What is ‘net zero’?
Put simply, ‘net zero’ means that the total greenhouse gas (GHG) emissions of an organisation (or city, or state) are equal to or less than the emissions it removes from the environment. In particular, the Science Based Targets initiative (SBTi) has defined what it means to reach net zero on a corporate level as: achieving a state in which the activities within the value chain of an organisation result in no net impact on the climate from GHG emissions, and which is consistent with limiting global warming to 1.5 degrees.
Which emissions are included when we’re talking about net zero?
This is the key point. GHG emissions are put into three categories, or ‘scopes’. In order to reach net zero, an organisation needs to tackle its impact across all of these.
- Scope 1 emissions are those that a company produces directly – for example through burning fuel in a boiler on its facilities or driving its own vehicles.
- Scope 2 emissions are indirect emissions that are associated with the electricity or energy that a company buys, for example to heat or cool its buildings.
- Scope 3 emissions are those associated with organisations up and down a company’s value or supply chain. This is often the largest area and the hardest to measure as it includes emissions from goods or services bought and sold. Crucially for financial institutions like banks, it also includes all the loans and investments made.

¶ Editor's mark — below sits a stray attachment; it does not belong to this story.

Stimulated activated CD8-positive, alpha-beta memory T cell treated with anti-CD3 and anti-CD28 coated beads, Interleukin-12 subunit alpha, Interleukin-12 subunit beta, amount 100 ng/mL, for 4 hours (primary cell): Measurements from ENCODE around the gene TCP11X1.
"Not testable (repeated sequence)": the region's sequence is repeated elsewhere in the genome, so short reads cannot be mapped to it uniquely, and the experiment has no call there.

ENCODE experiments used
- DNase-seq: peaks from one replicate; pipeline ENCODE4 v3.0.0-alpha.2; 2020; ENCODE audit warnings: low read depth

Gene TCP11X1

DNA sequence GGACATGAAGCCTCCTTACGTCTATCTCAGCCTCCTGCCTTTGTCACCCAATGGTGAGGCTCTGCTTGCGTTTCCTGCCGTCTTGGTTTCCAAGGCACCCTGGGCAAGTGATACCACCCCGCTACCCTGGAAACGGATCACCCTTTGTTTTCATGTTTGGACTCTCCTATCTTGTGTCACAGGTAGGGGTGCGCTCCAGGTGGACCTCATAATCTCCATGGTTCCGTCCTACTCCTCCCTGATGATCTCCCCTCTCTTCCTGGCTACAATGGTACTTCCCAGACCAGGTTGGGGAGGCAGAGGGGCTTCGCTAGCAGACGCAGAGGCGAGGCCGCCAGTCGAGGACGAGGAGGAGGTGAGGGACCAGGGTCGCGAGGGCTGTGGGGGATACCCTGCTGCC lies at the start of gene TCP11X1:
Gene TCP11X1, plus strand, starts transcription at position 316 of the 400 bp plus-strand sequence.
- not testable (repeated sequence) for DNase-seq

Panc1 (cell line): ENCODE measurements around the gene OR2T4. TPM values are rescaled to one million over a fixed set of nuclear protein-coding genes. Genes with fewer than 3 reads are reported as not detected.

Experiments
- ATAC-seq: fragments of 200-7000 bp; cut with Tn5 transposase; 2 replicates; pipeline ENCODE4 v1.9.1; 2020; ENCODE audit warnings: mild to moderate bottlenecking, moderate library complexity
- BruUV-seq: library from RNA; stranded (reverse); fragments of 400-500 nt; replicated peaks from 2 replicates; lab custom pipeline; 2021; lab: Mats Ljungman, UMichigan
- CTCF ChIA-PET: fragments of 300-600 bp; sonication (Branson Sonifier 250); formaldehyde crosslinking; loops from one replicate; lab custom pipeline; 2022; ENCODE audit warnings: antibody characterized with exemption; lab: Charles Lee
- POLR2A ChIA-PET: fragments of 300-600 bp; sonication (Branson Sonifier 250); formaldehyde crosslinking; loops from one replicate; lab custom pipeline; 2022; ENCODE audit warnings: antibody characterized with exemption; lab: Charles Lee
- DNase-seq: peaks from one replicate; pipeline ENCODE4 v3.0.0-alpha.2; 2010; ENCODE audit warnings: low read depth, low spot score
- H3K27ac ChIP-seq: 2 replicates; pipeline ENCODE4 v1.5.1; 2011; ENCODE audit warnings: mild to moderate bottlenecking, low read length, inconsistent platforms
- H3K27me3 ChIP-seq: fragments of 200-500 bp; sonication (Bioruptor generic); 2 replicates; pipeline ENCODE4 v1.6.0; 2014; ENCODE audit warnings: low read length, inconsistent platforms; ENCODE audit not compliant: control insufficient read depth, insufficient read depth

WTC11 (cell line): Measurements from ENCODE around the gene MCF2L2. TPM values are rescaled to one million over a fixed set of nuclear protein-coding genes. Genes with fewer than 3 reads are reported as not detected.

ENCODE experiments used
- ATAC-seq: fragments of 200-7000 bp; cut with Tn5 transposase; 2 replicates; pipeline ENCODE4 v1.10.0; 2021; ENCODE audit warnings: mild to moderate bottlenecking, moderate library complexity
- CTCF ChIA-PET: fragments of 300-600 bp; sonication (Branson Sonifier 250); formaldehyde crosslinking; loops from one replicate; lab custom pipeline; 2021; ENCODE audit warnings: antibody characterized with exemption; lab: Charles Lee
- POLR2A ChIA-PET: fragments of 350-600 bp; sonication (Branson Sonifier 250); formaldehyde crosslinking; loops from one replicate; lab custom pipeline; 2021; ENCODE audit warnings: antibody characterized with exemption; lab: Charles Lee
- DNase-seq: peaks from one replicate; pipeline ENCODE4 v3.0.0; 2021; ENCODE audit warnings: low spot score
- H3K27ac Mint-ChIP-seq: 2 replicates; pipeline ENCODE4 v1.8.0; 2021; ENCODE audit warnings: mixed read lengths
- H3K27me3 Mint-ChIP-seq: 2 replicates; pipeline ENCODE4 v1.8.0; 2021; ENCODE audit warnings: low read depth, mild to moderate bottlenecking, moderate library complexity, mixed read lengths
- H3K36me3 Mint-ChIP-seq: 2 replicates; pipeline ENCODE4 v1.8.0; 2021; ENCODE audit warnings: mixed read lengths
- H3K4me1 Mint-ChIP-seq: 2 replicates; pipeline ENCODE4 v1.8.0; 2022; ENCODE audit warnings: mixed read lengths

Can ‘offsets’ be used to reach net zero?
Importantly, net zero is not the same as carbon neutral, which is simply about balancing emissions from own operations (scope 1 and 2) and has no requirement to be consistent with limiting global warming to 1.5 degrees. There is a role for offsetting in a net zero strategy, but it is complicated. The SBTi framework states that an organisation should:
- Reduce its emissions as much as possible, along its full value chain (so scope 1, 2 and 3) in order to be consistent with limiting global warming to 1.5 degrees
- Neutralise the impact of any emissions that cannot be eliminated by permanently removing an equivalent volume of carbon from the atmosphere.
Traditional offsetting is about compensating for one’s own emissions by contributing to initiatives that reduce or mitigate GHG emissions – for example by supporting a project to replace kerosene cooking stoves with solar-powered ones. Future emissions from the use of kerosene stoves are avoided, but no carbon has actually been removed from the atmosphere. This type of ‘compensation’ offsetting can complement a net zero strategy, but it is really important to note that avoided emissions can’t be used to ‘balance the books’ as some banks are trying to do.
In the quest for a science-based net zero target, organisations need to reduce emissions as much as possible, and then neutralise any emissions that are left over by removing carbon from the atmosphere, ideally through activities in their own value chain. This will hopefully include nature-based solutions that sequester emissions – such as restoring natural carbon sinks like forests, wetlands and peatlands.
Others look to new technology to offer the solution, such as carbon capture and storage, but we are a long way from scaling these options and the economics around a price on carbon are not developing quick enough.
What does this mean for banks?